What is my council tax band? How to find out if you can get £150 rebate to help tackle energy price cap rise


Low income households are set to receive a £150 council tax rebate in an attempt to abate the cost of living crisis.

People on lower salaries are being hit particularly hard by soaring inflation, which has caused the Bank of England to raise interest rates for the second straight month.

And the situation will only worsen when the energy price cap increases in April.

The Treasury has announced a £150 council tax rebate for everyone living in bands A to D, as a means of support.

Here’s how to find out which band you are in, and whether you will be eligible for the support payment.

Which council tax band am I in?

If you live in England or Wales you can find out your council tax band by entering your postcode into the government website right here.

You can also use this service to challenge your council tax band if you think it is wrong.

Those who live in Scotland will need to use the Scottish Assessors website.

How is the cost of living crisis affecting households?

Energy bills

Energy regulator Ofgem announced the new energy price cap on Thursday, with bills set to rise by 54 per cent from April.

The cap has been increased sharply to £1,971, at a £693 rise.

The current cap is £1,277, which was set last August – a 12 per cent rise on the previous price.

Consultancy Cornwall Insight said the cap could rise to as much as £2,329 for the typical user in October.

Energy prices rose throughout 2021 due to a combination of factors, and the problems are international rather than solely affecting the UK.

See also  Declan Rice's trophy ambitions put Chelsea ahead of Manchester United in summer transfer battle - Omar Garrick

Firstly last winter was particularly cold in Europe, which both drove up demand and used up stored gas supplies.

Demand also increased in China, as well as other parts of Asia, while Russian pipeline gas supplies were lower than expected.

The strain put on companies has led to the collapse of 28 energy firms, who between them were responsible for more than two million homes.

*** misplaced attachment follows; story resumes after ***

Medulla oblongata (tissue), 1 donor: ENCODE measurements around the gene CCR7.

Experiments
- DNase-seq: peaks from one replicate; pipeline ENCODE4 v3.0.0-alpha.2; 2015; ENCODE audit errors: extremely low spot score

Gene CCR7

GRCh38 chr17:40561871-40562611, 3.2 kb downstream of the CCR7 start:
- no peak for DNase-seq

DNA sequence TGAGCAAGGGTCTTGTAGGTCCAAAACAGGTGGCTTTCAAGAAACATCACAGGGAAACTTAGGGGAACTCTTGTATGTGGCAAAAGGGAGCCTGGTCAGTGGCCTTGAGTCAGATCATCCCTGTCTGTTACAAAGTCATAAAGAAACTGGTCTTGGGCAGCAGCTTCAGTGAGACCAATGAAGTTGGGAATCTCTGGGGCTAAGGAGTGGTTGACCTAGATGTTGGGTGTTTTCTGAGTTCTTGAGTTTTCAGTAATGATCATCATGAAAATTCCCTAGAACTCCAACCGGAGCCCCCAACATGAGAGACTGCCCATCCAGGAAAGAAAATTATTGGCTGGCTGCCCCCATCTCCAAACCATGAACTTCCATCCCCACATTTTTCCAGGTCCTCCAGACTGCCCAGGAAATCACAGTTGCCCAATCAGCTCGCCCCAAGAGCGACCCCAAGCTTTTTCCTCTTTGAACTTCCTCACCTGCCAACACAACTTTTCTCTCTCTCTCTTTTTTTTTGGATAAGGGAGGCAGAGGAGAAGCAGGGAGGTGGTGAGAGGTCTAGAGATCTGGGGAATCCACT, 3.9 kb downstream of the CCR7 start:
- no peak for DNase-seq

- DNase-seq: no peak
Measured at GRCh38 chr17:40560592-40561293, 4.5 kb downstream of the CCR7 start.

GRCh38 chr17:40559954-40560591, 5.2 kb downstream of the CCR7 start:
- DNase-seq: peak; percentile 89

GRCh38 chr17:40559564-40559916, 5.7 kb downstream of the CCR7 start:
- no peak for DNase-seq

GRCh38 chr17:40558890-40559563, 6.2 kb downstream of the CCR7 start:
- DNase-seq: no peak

The energy price cap has so far largely protected consumers from the spike in wholesale prices, but this is now set to change.

More from Bills

Food Prices

The cost of the weekly shop rose at its fastest rate in a decade last month, and the cost of goods will continue to climb throughout 2022 according to retailers.

Annual inflation in shops accelerated to 1.5 per cent in January, up from 0.8 per cent in December, according to data released on Wednesday by the British Retail Consortium (BRC).

Market insights group Kantar believes consumers can expect to pay £180 more on average this year for their groceries than last.

National Insurance

Despite calls from Tory backbench MPs to ax its 1.25 percentage point rise in National Insurance, Chancellor Rishi Sunak is pushing ahead and will be imposed at the same time as the hike in energy prices in April.

Those earning the average UK salary of almost £26,000 will have to pay £130 more in National Insurance each year, while those earning more than £50,000 will pay at least £505 more.

Other factors

Average asking rents have increased at the fastest rate on record, while mortgages will be hit by the rise in interest rates.

See also  Pfizer Covid vaccine less effective in children aged between five and 11, study finds

The average spent per household on transport costs was £4,820 last year, as train prices rose by almost 4 per cent. Increasing gas prices will further push up the cost of travel.

Mobile and broadband providers also tend to raise prices based on the inflation rate, plus an addition of around 4 per cent.

This all leads to households facing paying out up to £3,000 a year more for everyday essentials.


inews.co.uk

Related Posts

George Holan

George Holan is chief editor at Plainsmen Post and has articles published in many notable publications in the last decade.

Leave a Reply

Your email address will not be published.